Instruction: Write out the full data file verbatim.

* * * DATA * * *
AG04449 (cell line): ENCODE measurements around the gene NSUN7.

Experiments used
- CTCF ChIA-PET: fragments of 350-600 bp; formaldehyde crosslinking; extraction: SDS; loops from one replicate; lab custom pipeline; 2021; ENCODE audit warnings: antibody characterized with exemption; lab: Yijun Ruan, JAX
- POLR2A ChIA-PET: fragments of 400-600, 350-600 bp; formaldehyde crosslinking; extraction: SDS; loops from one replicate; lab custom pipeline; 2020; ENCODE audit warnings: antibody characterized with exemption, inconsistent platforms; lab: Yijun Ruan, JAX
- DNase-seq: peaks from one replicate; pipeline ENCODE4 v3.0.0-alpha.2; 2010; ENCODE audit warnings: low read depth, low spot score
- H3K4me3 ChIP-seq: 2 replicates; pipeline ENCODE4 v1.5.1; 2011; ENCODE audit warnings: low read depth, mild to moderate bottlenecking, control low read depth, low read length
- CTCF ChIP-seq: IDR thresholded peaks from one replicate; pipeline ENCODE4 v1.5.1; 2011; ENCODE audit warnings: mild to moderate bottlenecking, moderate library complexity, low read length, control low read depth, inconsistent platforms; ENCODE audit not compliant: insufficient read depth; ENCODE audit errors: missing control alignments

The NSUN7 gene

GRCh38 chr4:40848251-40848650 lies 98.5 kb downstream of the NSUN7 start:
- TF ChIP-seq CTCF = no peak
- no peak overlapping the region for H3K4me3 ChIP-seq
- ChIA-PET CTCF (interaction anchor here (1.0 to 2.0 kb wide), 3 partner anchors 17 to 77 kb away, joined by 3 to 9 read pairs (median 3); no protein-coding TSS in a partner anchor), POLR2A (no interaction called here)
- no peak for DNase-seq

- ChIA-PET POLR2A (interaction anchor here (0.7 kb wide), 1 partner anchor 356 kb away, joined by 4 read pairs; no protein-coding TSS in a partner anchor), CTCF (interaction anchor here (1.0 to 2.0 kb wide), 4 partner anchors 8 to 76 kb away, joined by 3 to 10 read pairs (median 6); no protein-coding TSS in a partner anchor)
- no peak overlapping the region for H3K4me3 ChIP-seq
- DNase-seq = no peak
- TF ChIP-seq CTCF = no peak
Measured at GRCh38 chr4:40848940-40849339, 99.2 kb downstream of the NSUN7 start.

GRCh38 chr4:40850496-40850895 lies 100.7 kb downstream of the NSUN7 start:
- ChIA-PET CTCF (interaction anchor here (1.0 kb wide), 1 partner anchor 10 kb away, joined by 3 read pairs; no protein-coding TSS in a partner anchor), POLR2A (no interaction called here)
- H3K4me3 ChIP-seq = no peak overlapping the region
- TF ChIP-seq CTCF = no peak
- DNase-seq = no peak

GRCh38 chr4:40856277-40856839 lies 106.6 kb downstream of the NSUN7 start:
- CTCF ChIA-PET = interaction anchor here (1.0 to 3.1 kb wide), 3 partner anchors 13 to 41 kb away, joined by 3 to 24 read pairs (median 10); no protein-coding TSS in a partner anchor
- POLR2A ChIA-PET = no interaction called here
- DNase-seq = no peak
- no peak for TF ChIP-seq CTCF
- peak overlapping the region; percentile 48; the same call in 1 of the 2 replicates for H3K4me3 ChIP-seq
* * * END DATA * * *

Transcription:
AG04449 (cell line): ENCODE measurements around the gene NSUN7.

Experiments used
- CTCF ChIA-PET: fragments of 350-600 bp; formaldehyde crosslinking; extraction: SDS; loops from one replicate; lab custom pipeline; 2021; ENCODE audit warnings: antibody characterized with exemption; lab: Yijun Ruan, JAX
- POLR2A ChIA-PET: fragments of 400-600, 350-600 bp; formaldehyde crosslinking; extraction: SDS; loops from one replicate; lab custom pipeline; 2020; ENCODE audit warnings: antibody characterized with exemption, inconsistent platforms; lab: Yijun Ruan, JAX
- DNase-seq: peaks from one replicate; pipeline ENCODE4 v3.0.0-alpha.2; 2010; ENCODE audit warnings: low read depth, low spot score
- H3K4me3 ChIP-seq: 2 replicates; pipeline ENCODE4 v1.5.1; 2011; ENCODE audit warnings: low read depth, mild to moderate bottlenecking, control low read depth, low read length
- CTCF ChIP-seq: IDR thresholded peaks from one replicate; pipeline ENCODE4 v1.5.1; 2011; ENCODE audit warnings: mild to moderate bottlenecking, moderate library complexity, low read length, control low read depth, inconsistent platforms; ENCODE audit not compliant: insufficient read depth; ENCODE audit errors: missing control alignments

The NSUN7 gene

GRCh38 chr4:40848251-40848650 lies 98.5 kb downstream of the NSUN7 start:
- TF ChIP-seq CTCF = no peak
- no peak overlapping the region for H3K4me3 ChIP-seq
- ChIA-PET CTCF (interaction anchor here (1.0 to 2.0 kb wide), 3 partner anchors 17 to 77 kb away, joined by 3 to 9 read pairs (median 3); no protein-coding TSS in a partner anchor), POLR2A (no interaction called here)
- no peak for DNase-seq

- ChIA-PET POLR2A (interaction anchor here (0.7 kb wide), 1 partner anchor 356 kb away, joined by 4 read pairs; no protein-coding TSS in a partner anchor), CTCF (interaction anchor here (1.0 to 2.0 kb wide), 4 partner anchors 8 to 76 kb away, joined by 3 to 10 read pairs (median 6); no protein-coding TSS in a partner anchor)
- no peak overlapping the region for H3K4me3 ChIP-seq
- DNase-seq = no peak
- TF ChIP-seq CTCF = no peak
Measured at GRCh38 chr4:40848940-40849339, 99.2 kb downstream of the NSUN7 start.

GRCh38 chr4:40850496-40850895 lies 100.7 kb downstream of the NSUN7 start:
- ChIA-PET CTCF (interaction anchor here (1.0 kb wide), 1 partner anchor 10 kb away, joined by 3 read pairs; no protein-coding TSS in a partner anchor), POLR2A (no interaction called here)
- H3K4me3 ChIP-seq = no peak overlapping the region
- TF ChIP-seq CTCF = no peak
- DNase-seq = no peak

GRCh38 chr4:40856277-40856839 lies 106.6 kb downstream of the NSUN7 start:
- CTCF ChIA-PET = interaction anchor here (1.0 to 3.1 kb wide), 3 partner anchors 13 to 41 kb away, joined by 3 to 24 read pairs (median 10); no protein-coding TSS in a partner anchor
- POLR2A ChIA-PET = no interaction called here
- DNase-seq = no peak
- no peak for TF ChIP-seq CTCF
- peak overlapping the region; percentile 48; the same call in 1 of the 2 replicates for H3K4me3 ChIP-seq